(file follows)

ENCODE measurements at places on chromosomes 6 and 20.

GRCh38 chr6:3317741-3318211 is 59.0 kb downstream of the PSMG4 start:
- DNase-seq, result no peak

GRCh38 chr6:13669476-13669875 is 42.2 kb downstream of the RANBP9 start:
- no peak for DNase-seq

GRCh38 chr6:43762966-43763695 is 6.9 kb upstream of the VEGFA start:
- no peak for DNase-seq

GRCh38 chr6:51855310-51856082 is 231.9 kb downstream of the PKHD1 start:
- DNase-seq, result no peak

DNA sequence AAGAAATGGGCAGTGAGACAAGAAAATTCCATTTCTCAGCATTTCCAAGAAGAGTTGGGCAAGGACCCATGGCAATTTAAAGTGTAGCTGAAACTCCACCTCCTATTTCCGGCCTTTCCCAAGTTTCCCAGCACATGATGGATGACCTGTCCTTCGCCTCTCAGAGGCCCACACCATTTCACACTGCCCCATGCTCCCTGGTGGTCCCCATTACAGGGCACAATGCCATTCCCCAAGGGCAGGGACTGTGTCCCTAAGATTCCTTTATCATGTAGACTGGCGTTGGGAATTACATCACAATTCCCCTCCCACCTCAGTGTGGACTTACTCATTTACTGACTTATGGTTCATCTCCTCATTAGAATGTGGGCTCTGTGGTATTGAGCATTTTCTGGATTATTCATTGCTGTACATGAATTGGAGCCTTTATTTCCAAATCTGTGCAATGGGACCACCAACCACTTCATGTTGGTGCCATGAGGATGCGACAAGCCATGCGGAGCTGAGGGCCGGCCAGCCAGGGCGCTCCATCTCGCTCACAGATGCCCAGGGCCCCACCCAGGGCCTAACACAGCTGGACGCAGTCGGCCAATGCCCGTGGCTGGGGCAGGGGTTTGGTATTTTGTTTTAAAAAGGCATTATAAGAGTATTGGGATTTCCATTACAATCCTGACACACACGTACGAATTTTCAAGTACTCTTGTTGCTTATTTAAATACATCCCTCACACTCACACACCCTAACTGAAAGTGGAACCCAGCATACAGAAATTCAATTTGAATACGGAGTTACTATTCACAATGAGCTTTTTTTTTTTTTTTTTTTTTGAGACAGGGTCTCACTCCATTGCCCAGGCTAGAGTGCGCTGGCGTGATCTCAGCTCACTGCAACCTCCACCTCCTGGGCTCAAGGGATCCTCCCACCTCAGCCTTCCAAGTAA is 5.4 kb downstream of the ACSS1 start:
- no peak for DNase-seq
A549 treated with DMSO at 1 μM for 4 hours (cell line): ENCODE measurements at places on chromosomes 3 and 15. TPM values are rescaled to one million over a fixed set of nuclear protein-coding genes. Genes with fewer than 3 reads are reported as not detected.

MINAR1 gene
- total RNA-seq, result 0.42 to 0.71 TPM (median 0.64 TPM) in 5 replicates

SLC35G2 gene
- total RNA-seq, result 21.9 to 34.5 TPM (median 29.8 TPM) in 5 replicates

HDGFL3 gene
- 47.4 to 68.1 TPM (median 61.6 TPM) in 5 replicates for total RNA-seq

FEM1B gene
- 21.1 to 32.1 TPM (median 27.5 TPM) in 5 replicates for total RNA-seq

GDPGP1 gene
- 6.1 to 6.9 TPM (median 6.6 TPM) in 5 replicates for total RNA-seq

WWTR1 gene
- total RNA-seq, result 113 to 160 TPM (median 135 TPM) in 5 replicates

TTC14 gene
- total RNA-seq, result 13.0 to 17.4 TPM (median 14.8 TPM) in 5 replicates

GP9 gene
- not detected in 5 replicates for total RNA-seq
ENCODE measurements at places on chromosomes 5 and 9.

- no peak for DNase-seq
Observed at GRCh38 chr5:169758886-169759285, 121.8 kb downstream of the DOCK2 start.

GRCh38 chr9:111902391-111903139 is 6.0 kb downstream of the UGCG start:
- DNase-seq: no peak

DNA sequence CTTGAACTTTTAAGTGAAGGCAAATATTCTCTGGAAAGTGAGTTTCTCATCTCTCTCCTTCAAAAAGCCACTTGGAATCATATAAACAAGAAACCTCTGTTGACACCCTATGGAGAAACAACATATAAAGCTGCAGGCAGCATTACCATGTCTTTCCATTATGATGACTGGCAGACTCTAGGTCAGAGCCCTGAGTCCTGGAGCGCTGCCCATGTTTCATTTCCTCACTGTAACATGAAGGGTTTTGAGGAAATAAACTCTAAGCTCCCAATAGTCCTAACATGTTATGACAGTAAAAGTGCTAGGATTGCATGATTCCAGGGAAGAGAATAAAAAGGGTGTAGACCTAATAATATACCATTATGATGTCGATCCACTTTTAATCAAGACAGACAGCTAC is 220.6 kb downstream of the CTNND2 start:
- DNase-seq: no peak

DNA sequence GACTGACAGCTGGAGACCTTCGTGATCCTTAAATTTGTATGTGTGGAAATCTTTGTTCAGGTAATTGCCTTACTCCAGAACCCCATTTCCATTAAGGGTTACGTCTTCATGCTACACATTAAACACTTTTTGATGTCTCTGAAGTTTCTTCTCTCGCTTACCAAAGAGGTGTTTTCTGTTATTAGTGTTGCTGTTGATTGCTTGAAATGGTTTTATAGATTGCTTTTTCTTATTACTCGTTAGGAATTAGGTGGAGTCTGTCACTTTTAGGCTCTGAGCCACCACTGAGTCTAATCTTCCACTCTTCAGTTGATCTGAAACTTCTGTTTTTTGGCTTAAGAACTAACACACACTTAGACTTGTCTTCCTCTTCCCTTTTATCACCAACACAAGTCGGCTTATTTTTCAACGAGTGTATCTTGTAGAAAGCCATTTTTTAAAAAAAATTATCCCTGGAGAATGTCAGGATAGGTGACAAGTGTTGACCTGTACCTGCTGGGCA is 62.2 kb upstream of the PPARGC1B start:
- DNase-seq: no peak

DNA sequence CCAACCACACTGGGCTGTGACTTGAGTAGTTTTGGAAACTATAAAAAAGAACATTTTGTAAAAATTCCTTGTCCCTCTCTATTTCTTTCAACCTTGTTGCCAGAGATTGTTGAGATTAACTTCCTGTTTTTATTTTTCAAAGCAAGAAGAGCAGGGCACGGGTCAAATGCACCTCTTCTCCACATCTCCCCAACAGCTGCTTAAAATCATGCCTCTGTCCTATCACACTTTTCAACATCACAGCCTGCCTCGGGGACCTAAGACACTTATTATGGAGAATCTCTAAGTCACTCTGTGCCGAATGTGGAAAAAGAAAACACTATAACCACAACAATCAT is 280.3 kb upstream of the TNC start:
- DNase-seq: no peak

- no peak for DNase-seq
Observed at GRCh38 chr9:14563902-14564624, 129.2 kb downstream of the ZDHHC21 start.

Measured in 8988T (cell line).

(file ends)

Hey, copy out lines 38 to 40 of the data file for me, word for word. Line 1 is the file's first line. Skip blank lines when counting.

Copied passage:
DNA sequence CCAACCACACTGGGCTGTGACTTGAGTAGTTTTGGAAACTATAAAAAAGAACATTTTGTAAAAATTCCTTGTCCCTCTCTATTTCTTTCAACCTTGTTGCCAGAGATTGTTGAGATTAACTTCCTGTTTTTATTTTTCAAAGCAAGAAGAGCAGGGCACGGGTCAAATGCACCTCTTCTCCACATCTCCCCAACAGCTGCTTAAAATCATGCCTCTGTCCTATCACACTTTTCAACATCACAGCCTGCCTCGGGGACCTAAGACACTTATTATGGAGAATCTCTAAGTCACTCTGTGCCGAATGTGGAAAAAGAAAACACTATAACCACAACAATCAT is 280.3 kb upstream of the TNC start:
- DNase-seq: no peak

- no peak for DNase-seq